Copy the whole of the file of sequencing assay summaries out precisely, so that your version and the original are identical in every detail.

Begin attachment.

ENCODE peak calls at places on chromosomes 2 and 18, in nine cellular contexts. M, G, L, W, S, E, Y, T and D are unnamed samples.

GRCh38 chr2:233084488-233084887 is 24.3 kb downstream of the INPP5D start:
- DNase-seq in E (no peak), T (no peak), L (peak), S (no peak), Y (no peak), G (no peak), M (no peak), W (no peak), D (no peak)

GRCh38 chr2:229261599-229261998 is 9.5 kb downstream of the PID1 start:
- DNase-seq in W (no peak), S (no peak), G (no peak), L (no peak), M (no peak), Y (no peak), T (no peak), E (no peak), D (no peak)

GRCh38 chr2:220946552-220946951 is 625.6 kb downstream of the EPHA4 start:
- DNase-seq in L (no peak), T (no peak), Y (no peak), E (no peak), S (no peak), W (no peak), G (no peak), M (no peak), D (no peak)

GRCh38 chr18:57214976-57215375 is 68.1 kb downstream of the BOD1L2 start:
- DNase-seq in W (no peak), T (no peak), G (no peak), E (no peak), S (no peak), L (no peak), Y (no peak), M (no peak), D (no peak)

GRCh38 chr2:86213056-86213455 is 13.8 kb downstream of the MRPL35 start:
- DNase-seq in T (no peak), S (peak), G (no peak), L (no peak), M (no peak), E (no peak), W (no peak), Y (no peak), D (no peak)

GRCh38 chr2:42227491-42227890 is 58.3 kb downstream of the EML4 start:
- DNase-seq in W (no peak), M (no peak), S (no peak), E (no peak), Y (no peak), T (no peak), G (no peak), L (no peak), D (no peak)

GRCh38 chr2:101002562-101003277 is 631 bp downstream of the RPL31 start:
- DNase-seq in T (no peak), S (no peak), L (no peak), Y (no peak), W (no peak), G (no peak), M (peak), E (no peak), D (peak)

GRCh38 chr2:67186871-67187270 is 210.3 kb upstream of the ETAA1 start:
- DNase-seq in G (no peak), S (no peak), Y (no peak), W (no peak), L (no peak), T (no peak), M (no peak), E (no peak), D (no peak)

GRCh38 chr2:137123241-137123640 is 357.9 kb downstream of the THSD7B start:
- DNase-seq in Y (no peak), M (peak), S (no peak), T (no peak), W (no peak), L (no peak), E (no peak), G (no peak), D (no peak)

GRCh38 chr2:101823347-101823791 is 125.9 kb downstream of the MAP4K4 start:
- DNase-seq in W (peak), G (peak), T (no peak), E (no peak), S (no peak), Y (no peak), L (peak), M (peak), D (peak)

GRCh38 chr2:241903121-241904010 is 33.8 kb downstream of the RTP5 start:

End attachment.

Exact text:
ENCODE peak calls at places on chromosomes 2 and 18, in nine cellular contexts. M, G, L, W, S, E, Y, T and D are unnamed samples.

GRCh38 chr2:233084488-233084887 is 24.3 kb downstream of the INPP5D start:
- DNase-seq in E (no peak), T (no peak), L (peak), S (no peak), Y (no peak), G (no peak), M (no peak), W (no peak), D (no peak)

GRCh38 chr2:229261599-229261998 is 9.5 kb downstream of the PID1 start:
- DNase-seq in W (no peak), S (no peak), G (no peak), L (no peak), M (no peak), Y (no peak), T (no peak), E (no peak), D (no peak)

GRCh38 chr2:220946552-220946951 is 625.6 kb downstream of the EPHA4 start:
- DNase-seq in L (no peak), T (no peak), Y (no peak), E (no peak), S (no peak), W (no peak), G (no peak), M (no peak), D (no peak)

GRCh38 chr18:57214976-57215375 is 68.1 kb downstream of the BOD1L2 start:
- DNase-seq in W (no peak), T (no peak), G (no peak), E (no peak), S (no peak), L (no peak), Y (no peak), M (no peak), D (no peak)

GRCh38 chr2:86213056-86213455 is 13.8 kb downstream of the MRPL35 start:
- DNase-seq in T (no peak), S (peak), G (no peak), L (no peak), M (no peak), E (no peak), W (no peak), Y (no peak), D (no peak)

GRCh38 chr2:42227491-42227890 is 58.3 kb downstream of the EML4 start:
- DNase-seq in W (no peak), M (no peak), S (no peak), E (no peak), Y (no peak), T (no peak), G (no peak), L (no peak), D (no peak)

GRCh38 chr2:101002562-101003277 is 631 bp downstream of the RPL31 start:
- DNase-seq in T (no peak), S (no peak), L (no peak), Y (no peak), W (no peak), G (no peak), M (peak), E (no peak), D (peak)

GRCh38 chr2:67186871-67187270 is 210.3 kb upstream of the ETAA1 start:
- DNase-seq in G (no peak), S (no peak), Y (no peak), W (no peak), L (no peak), T (no peak), M (no peak), E (no peak), D (no peak)

GRCh38 chr2:137123241-137123640 is 357.9 kb downstream of the THSD7B start:
- DNase-seq in Y (no peak), M (peak), S (no peak), T (no peak), W (no peak), L (no peak), E (no peak), G (no peak), D (no peak)

GRCh38 chr2:101823347-101823791 is 125.9 kb downstream of the MAP4K4 start:
- DNase-seq in W (peak), G (peak), T (no peak), E (no peak), S (no peak), Y (no peak), L (peak), M (peak), D (peak)

GRCh38 chr2:241903121-241904010 is 33.8 kb downstream of the RTP5 start: